Smart Buildings

How IP Technology Helps This College Stadium Stand Out

On college campuses across the country, sports venues—such as football stadiums and basketball arenas—are becoming more than just a place where fans can gather a few times a year to cheer on their favorite teams.


To get more mileage out of these facilities, they’re now expected to serve other purposes, too: hosting concerts, commencement ceremonies, community-sponsored events, high school sports and music tournaments, car shows, rodeos and even vaccine clinics.


By finding alternative ways to use these already-established venues, schools can make the most of the square footage they have while also freeing up financial resources. Instead of building facilities dedicated to each of these purposes, funds can be redirected toward other initiatives or programs.


When Notre Dame Stadium in South Bend, IN, was originally built in 1930, it served a single purpose: home base for the Fighting Irish football team. Over the years, however, as the University of Notre Dame expanded all around the stadium, the venue became one of the most centrally located facilities on the 1,265-acre site.


Because it didn’t make sense for a building at the heart of campus to sit empty, the students, staff and faculty envisioned it being part of a multi-use hub and student center that would buzz with nonstop, year-round activity. To bring this concept to life, the University of Notre Dame unveiled its Campus Crossroads initiative: a $400 million plan to put the stadium at the intersection of academics, athletics and student life.


As part of the project, a complete renovation of Notre Dame Stadium was needed to ensure that the facility could host not only football games, but also many other types of events. Along with the addition of three academic halls that connect to the stadium (housing a Student Recreation Center, classrooms and performance and meeting spaces), the Campus Crossroads initiative also involved the creation of a cutting-edge, 18,000-square-foot production facility—Notre Dame Studios— housed within the Rex and Alice A. Martin Media Center. The studio supports on-campus production and digital content for academics, athletics and faith-based initiatives.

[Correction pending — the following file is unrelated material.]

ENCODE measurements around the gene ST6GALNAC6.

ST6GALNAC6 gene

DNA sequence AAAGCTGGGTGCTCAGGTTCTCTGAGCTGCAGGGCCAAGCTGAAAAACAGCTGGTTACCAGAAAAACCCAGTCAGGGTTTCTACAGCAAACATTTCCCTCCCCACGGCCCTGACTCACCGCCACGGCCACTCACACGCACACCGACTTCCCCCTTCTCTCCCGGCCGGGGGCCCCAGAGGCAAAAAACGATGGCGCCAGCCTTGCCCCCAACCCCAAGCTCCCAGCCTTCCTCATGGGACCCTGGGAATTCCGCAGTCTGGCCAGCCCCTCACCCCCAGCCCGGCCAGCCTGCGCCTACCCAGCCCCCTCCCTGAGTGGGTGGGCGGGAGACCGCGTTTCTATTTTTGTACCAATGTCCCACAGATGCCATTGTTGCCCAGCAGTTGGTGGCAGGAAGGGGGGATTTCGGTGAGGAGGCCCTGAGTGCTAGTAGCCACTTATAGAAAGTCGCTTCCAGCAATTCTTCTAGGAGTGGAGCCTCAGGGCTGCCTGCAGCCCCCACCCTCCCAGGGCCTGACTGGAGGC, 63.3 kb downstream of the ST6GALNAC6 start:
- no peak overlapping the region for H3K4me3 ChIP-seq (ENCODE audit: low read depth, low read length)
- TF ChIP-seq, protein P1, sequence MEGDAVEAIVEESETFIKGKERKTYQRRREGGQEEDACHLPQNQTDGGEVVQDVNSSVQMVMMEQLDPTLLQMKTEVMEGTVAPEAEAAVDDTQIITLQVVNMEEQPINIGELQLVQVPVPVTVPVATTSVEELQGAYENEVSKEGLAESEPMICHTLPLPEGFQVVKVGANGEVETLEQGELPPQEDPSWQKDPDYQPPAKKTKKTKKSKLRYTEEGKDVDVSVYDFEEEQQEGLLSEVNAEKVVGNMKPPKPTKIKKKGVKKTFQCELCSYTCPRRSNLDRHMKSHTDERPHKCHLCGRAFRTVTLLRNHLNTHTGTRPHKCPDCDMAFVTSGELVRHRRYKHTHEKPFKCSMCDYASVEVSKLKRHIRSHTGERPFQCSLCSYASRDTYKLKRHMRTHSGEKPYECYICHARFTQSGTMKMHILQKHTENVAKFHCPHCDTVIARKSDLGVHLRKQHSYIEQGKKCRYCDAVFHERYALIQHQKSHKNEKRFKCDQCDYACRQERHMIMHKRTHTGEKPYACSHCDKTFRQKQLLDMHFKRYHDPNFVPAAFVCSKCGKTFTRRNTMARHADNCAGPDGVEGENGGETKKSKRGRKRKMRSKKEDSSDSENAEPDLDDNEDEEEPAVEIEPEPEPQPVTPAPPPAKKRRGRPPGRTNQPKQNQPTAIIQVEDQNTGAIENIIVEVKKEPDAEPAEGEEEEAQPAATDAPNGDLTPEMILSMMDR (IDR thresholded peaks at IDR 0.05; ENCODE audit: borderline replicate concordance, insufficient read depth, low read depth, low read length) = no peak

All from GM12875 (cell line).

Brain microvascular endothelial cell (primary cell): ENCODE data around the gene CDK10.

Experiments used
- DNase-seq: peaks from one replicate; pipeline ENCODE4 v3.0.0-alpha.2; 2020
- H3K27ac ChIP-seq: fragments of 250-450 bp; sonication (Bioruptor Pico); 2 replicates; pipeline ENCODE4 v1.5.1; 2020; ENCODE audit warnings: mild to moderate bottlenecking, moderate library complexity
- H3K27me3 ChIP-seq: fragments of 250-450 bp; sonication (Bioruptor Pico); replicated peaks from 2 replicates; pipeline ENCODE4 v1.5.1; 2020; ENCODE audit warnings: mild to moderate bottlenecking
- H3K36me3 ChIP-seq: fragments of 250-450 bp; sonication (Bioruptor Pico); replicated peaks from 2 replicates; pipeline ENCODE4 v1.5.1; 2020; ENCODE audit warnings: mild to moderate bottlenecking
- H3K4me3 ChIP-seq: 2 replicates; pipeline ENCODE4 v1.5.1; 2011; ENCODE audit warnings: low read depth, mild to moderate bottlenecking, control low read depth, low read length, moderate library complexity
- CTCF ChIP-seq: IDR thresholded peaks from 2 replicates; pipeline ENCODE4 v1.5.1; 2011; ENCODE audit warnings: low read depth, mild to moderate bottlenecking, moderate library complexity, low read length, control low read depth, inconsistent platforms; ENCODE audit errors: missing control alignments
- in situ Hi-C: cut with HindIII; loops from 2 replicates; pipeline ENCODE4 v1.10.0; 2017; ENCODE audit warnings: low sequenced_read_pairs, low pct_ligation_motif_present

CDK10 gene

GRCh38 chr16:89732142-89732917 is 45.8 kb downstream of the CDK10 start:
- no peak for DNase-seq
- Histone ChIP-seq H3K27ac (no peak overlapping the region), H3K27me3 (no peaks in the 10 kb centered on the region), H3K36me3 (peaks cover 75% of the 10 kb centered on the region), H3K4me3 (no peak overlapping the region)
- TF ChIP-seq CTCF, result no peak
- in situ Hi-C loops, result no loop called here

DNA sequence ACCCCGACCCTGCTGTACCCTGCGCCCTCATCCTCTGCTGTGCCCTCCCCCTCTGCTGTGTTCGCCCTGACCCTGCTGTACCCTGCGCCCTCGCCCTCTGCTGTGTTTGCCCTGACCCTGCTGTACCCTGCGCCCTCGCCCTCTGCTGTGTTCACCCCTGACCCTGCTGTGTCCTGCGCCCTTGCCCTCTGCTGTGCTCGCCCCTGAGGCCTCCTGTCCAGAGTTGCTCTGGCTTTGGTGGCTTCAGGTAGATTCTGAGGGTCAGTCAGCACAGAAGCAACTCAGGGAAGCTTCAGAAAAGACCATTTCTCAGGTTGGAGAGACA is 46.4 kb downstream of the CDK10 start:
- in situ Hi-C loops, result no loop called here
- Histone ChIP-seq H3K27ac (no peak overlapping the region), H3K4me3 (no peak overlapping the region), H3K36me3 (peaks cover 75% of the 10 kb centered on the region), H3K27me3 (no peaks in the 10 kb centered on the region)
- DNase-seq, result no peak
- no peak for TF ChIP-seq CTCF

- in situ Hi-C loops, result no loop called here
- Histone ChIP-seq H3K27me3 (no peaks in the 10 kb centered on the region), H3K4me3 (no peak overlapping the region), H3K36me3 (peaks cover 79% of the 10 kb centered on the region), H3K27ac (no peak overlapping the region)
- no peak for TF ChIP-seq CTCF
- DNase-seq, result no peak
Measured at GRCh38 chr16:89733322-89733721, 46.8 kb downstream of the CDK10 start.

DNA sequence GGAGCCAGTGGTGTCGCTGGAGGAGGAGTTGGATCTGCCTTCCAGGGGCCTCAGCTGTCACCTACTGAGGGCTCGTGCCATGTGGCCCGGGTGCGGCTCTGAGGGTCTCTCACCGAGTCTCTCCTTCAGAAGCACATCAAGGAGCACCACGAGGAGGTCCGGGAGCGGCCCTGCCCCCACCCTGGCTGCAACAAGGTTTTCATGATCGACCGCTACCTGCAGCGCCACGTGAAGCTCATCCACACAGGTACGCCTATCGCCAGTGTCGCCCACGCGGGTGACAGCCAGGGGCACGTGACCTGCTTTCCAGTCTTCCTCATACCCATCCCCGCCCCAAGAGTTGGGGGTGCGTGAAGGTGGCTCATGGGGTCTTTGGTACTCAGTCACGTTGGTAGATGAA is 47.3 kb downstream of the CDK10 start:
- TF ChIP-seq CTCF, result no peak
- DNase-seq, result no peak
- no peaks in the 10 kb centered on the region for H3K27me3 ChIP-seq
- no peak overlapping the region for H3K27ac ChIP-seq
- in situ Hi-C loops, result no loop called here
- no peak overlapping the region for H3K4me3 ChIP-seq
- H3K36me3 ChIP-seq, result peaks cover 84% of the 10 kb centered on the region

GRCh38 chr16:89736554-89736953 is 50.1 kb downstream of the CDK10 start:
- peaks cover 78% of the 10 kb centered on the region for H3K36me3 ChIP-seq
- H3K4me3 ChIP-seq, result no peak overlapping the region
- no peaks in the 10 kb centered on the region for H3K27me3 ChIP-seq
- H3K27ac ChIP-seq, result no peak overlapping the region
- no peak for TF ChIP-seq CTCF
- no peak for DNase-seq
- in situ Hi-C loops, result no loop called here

Grabbing the opportunity to stand out, the University of Notre Dame decided it was ready to reimagine broadcast techniques to give football games and other on-campus events a different look and sound than other broadcasted college teams or programs. The team wanted to delve into live streaming, new broadcast approaches, distinctive reporter perspectives and one-of-a-kind camera angles. The renovation would also provide the university with the ability to show video inside the stadium for the very first time, opening doors to new possibilities.


To make this happen, a shift to IP-based operations was needed. Instead of requiring lots of cables and interconnections, a single cable can be used to deliver every signal to any endpoint in real time. IP provides flexible access to production resources and offers benefits like enhanced capture and playback that wouldn’t be possible otherwise. The studio can be used for an academic event in the morning and cover a sporting event that same evening—all thanks to the flexibility and versatility of IP-based infrastructure. IP also prepares the University of Notre Dame for advanced technology down the road, like virtual and augmented reality, because adjustments and upgrades to the system will be easier.


When the team sat down to discuss the type of infrastructure necessary to achieve their goals, they knew they needed cabling and connectivity that would support:


  • IP technology for content distribution
  • Live streaming and broadcasting
  • Reliable performance, high resolution, more bandwidth and exceptional signal integrity
  • Multiplexing of audio and video signals
  • Power delivery to several high-pixel, high-light-sensitivity broadcast cameras
  • A 96-foot by 54-foot screen, 150 large-screen displays for replays and ribbon boards throughout the stadium


Staff members also knew they didn’t have much time to design and install this network infrastructure: Football season starts in late August, but they needed time to learn and practice the new process before the first game—especially since this would be the first time working with video. They needed cable and connectivity that were not only reliable and dependable, but also fast and easy to install without compromising on the end result.


Want to learn more about the Notre Dame Stadium renovation, what it took to create network infrastructure that supports new technology, and the time-saving Belden solutions that kept the project on track? Start here!